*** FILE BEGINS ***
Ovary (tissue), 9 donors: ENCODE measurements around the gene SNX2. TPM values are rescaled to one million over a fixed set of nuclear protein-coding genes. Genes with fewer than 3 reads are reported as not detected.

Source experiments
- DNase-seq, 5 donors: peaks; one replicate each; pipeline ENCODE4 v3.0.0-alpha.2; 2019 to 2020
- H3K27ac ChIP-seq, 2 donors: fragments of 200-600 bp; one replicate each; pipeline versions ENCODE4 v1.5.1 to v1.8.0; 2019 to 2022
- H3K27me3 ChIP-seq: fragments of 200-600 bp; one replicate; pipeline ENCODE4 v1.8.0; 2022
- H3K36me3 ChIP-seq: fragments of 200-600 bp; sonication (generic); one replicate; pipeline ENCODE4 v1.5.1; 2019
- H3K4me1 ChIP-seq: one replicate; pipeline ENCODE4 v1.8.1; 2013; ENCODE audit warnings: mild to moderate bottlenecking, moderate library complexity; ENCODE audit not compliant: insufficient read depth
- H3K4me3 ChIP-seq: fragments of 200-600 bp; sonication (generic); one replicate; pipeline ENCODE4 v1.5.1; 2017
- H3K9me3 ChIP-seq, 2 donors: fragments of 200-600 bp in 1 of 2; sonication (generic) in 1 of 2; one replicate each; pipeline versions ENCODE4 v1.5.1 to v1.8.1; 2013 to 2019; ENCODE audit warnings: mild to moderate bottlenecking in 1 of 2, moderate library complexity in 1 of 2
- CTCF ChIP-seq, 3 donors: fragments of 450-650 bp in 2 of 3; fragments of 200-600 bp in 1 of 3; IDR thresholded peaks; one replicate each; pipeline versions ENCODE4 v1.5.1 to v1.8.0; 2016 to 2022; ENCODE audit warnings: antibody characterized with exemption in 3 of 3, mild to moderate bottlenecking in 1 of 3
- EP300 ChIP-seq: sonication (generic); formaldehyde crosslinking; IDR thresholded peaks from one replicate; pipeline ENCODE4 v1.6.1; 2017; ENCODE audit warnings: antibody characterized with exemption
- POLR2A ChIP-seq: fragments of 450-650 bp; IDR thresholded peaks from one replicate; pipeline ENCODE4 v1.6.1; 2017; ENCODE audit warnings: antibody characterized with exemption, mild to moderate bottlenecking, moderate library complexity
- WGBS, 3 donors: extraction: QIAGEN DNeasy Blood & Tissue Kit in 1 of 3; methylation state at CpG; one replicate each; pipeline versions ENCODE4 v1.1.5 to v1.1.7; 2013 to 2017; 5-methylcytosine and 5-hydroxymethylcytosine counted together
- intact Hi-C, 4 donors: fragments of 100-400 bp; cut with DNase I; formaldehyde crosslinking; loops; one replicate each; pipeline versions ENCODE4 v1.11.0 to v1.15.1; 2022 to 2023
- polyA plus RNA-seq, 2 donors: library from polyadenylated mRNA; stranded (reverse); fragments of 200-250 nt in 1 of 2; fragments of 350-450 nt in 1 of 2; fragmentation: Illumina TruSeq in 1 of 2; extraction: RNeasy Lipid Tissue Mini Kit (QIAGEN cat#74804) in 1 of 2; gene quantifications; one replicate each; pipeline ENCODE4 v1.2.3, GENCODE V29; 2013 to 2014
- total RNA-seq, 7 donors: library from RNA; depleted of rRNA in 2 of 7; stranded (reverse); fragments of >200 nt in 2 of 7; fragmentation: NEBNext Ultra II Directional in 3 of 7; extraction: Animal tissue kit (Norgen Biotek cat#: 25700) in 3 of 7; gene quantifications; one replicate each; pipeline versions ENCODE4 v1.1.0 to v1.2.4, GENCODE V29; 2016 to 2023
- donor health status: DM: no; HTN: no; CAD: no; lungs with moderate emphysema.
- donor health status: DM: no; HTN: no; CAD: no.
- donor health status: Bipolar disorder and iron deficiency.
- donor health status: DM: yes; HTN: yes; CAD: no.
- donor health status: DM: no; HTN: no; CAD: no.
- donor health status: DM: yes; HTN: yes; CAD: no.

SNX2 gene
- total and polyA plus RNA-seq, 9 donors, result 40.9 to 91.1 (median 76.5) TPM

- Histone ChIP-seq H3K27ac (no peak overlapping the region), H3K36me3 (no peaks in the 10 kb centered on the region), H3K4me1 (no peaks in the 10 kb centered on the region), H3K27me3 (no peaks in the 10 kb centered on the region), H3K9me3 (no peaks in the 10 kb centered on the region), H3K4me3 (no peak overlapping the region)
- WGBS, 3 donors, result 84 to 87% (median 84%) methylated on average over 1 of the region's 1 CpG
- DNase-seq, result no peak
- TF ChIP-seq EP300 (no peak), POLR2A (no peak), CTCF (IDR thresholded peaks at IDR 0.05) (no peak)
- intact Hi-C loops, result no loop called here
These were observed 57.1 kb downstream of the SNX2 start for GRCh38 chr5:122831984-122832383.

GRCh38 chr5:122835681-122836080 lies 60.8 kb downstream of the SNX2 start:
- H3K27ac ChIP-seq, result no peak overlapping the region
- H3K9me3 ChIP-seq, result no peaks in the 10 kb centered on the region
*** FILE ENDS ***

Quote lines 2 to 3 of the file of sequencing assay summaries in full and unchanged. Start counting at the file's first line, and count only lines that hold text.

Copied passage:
Source experiments
- DNase-seq, 5 donors: peaks; one replicate each; pipeline ENCODE4 v3.0.0-alpha.2; 2019 to 2020